Monday, April 22, 2013

[DMANET] PhD studentship in Operational Research, Strathclyde Business School, UK

*Apologies for cross-listing*

Glasgow, UK

*Note this position is available to applicants of any nationality*

A PhD studentship is available in the area of Operational Research, in the Department of Management Science, Strathclyde Business School, starting October 2013. The successful candidate will work on a research project entitled 'Performance-centered maintenance planning using stochastic optimization and Markov decision processes' under the supervision of Prof. Tim Bedford and Dr. Kerem Akartunali. Applications will be considered until 15 June 2013, or until a suitable candidate is found thereafter.
With 12 full-time and 3 part-time academic staff, 5 postdoctoral research associates and more than 30 PhD students, the Department of Management Science ( has a lively research environment with several groups and themes. Being part of a prestigious triple-accredited business school, the department has an applied focus with a substantial number of industrial collaborations.

One of the core cost-drivers for business is maintenance. Maintenance optimization is a long standing area for research, combining optimization, decision support and reliability modelling. While these areas have been used in determining stocks of reserves, optimal maintenance times, etc., many of the theoretical approaches have not been taken up in practice, mainly because practice is too complicated to model effectively.
The main approach used in maintenance practice is that of Reliability Centred Maintenance (RCM). RCM considers the impact of component failure on overall system functionality, and seeks to organise maintenance in the most efficient way possible consistent with avoiding failure. Emphasis on reliability, however, can lead to a lack of focus on performance. Previous EPSRC-funded work of Bedford and co-workers focussed on reliability modelling of coal mills, led to the creation of a new approach to reliability modelling with the "signal model", an approach that started from the assumption that signals given by the equipment at random times would indicate different levels of degradation. Recent follow-on work with a number of industrial partners has led to new insights that introduced performance as a key additional required component in order to directly support decision making, as opposed to simply supporting statistical estimation. The integration of performance modelling is done by expressing the operational state of a mill by a joint (degradation, performance) index, and modelling the way this joint index changes through time using a stochastic process. This approach opens up a number of interesting and potentially highly impactful routes for further development.
This project will investigate the complexities of decision making that could be supported by the underlying stochastic model. As stated above, the gap between maintenance modelling and its application is large, mainly due to the complexity of choices available to the decision maker. In order to capture the variety of choices available to the decision makers at a realistic level, the project aims: 1) to establish a new conceptual model for performance-centered maintenance using stochastic combinatorial optimization and Markov decision processes, 2) to investigate theoretical properties of the model, and 3) to apply the model in practical/computational setting to assess maintenance options.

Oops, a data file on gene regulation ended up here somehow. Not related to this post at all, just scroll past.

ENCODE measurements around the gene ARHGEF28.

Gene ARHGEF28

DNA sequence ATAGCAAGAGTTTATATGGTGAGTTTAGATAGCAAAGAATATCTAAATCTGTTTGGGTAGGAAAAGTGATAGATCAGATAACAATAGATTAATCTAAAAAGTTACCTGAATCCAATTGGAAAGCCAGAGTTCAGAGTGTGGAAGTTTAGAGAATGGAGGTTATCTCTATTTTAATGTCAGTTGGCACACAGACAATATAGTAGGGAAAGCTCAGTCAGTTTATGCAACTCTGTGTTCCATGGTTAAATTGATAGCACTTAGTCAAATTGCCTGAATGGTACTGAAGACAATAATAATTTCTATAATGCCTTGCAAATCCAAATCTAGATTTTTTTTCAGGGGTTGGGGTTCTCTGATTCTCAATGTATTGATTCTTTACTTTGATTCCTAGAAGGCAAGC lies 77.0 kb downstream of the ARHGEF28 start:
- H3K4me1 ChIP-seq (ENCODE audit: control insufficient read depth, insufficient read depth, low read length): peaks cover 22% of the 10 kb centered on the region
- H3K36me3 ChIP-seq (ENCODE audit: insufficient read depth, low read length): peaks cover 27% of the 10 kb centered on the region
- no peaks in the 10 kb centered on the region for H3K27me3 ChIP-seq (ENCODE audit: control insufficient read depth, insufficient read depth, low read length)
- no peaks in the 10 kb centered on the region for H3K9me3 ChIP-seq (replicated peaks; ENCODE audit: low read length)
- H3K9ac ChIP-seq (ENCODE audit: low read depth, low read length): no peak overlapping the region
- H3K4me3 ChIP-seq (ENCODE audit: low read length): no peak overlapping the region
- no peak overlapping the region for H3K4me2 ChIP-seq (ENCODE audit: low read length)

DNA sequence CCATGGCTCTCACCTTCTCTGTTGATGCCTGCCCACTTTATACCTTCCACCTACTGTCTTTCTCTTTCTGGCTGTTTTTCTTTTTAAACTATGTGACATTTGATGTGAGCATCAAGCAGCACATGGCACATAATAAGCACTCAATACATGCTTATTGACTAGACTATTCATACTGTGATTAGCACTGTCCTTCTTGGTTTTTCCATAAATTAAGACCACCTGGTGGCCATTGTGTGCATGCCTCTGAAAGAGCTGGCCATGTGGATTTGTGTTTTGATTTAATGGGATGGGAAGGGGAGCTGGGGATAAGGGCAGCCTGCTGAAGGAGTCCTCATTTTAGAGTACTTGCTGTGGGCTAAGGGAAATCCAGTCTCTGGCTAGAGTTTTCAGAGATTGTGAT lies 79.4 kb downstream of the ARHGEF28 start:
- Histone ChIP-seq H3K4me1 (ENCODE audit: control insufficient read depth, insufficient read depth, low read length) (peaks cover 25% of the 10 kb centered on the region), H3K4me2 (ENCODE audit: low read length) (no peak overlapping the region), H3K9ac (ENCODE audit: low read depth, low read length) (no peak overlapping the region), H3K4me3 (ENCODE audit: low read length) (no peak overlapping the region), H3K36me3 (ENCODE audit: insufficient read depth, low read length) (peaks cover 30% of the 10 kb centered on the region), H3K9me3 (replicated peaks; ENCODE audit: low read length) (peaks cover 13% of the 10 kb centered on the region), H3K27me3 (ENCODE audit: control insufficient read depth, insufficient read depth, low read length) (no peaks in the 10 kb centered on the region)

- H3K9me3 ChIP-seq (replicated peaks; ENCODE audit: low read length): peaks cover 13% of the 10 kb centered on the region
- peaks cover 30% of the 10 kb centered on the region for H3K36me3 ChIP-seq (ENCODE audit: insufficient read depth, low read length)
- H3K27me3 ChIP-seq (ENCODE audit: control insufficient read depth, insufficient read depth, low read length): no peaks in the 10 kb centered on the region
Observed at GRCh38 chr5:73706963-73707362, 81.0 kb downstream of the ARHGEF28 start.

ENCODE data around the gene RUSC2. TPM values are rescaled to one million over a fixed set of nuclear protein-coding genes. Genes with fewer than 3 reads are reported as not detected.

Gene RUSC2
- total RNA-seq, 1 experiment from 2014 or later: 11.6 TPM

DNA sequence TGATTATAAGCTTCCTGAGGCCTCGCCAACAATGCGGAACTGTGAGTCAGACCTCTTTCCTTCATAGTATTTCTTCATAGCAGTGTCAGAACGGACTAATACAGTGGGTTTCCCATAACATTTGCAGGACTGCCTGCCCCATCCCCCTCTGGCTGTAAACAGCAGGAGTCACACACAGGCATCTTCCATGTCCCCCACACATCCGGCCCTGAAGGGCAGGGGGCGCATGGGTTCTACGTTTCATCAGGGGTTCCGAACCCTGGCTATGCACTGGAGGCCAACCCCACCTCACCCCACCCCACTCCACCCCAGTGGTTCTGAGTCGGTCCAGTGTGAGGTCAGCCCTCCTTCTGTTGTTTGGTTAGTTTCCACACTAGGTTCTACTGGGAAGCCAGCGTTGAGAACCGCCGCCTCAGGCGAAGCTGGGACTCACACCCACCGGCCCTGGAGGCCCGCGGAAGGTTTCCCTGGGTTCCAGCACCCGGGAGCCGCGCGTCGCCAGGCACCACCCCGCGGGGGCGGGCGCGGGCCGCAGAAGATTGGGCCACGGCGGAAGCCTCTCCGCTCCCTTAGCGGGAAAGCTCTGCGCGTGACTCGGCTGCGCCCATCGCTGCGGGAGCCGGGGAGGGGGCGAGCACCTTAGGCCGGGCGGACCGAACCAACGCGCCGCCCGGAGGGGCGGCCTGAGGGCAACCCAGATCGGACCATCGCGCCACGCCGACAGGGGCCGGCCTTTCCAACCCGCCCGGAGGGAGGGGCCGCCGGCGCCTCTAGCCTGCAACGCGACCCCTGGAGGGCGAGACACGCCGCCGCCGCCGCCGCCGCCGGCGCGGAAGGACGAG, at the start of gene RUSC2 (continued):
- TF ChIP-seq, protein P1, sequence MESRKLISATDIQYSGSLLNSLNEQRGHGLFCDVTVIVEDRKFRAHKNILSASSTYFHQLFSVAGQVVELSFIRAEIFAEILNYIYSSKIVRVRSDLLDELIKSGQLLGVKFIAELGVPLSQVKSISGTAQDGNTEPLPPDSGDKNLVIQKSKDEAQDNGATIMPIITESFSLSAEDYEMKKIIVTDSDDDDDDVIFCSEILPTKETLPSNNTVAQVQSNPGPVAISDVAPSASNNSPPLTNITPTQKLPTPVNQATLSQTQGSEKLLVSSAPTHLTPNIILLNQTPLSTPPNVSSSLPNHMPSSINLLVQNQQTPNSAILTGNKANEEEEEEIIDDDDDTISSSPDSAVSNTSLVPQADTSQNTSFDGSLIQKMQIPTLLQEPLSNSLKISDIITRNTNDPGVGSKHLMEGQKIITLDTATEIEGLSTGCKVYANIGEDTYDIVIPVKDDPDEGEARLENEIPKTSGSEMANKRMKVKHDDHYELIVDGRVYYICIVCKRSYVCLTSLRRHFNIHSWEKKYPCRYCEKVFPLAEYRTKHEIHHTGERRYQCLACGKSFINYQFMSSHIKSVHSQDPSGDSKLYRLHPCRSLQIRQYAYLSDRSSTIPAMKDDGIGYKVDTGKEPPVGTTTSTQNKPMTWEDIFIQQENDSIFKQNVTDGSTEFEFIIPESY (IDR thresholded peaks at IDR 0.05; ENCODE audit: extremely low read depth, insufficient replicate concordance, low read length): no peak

This studentship covers international student fees and is therefore open to candidates of any nationality.
Candidates are required to have an excellent Honours (Undergraduate) degree in a numerical subject, including but not limited to Operational Research, Mathematics, Computer Science, Engineering or Economics. Candidates with a Masters degree (or equivalent) will be strongly preferred.
Mathematical and analytical skills are essential for the project. Familiarity with stochastic processes and optimization techniques is desirable but not essential. Candidates with computing skills (in particular programming skills in C/C++ or similar) will be preferred.
Good communication skills in English, both oral and written, are essential. Candidates with English as a second language will be required to submit evidence of their English proficiency.

This PhD studentship is for 3 years with a starting date of October 2013. The progress of the successful candidate is subject to standard annual and interim reviews. The studentship fully covers the tuition fees for the 3-year duration and provides an annual tax-free stipend of £13,726 to the sucessful candidate.

All applications are to be made online at to the Department of Management Science. All documents (including scans of original documents) can be uploaded during the online application process. Candidates are expected to submit a cover letter, a research proposal detailing their 3-year plan, CV, any university degree certificates and transcripts, English test results (if applicable), two recommendation letters (or contact details of two referees, if letters are not available to them), and any other supporting documents. In order to be considered for this studentship, candidates should specifically note the title of this project in their online application when prompted about funding and their source of finance.
For informal enquiries, contact Dr. Kerem Akartunali (

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